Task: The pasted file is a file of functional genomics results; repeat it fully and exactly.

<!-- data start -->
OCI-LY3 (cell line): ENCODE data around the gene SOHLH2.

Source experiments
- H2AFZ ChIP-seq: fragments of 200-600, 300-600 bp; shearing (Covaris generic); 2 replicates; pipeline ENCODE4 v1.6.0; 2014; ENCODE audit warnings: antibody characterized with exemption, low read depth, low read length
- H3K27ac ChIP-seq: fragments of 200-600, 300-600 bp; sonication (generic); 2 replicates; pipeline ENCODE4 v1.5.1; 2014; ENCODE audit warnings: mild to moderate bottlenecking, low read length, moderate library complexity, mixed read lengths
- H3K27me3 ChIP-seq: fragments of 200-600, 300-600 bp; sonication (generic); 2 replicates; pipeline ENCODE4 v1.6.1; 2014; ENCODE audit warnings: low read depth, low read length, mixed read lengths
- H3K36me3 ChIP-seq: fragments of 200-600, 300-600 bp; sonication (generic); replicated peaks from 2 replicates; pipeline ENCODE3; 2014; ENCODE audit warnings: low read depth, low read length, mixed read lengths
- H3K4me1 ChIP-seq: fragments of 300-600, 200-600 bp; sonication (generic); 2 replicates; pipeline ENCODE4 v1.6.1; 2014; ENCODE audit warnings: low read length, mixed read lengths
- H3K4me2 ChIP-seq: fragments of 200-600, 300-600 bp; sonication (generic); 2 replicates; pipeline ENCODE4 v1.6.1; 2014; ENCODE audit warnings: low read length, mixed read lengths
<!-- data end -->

OCI-LY3 (cell line): ENCODE data around the gene SOHLH2.

Source experiments
- H2AFZ ChIP-seq: fragments of 200-600, 300-600 bp; shearing (Covaris generic); 2 replicates; pipeline ENCODE4 v1.6.0; 2014; ENCODE audit warnings: antibody characterized with exemption, low read depth, low read length
- H3K27ac ChIP-seq: fragments of 200-600, 300-600 bp; sonication (generic); 2 replicates; pipeline ENCODE4 v1.5.1; 2014; ENCODE audit warnings: mild to moderate bottlenecking, low read length, moderate library complexity, mixed read lengths
- H3K27me3 ChIP-seq: fragments of 200-600, 300-600 bp; sonication (generic); 2 replicates; pipeline ENCODE4 v1.6.1; 2014; ENCODE audit warnings: low read depth, low read length, mixed read lengths
- H3K36me3 ChIP-seq: fragments of 200-600, 300-600 bp; sonication (generic); replicated peaks from 2 replicates; pipeline ENCODE3; 2014; ENCODE audit warnings: low read depth, low read length, mixed read lengths
- H3K4me1 ChIP-seq: fragments of 300-600, 200-600 bp; sonication (generic); 2 replicates; pipeline ENCODE4 v1.6.1; 2014; ENCODE audit warnings: low read length, mixed read lengths
- H3K4me2 ChIP-seq: fragments of 200-600, 300-600 bp; sonication (generic); 2 replicates; pipeline ENCODE4 v1.6.1; 2014; ENCODE audit warnings: low read length, mixed read lengths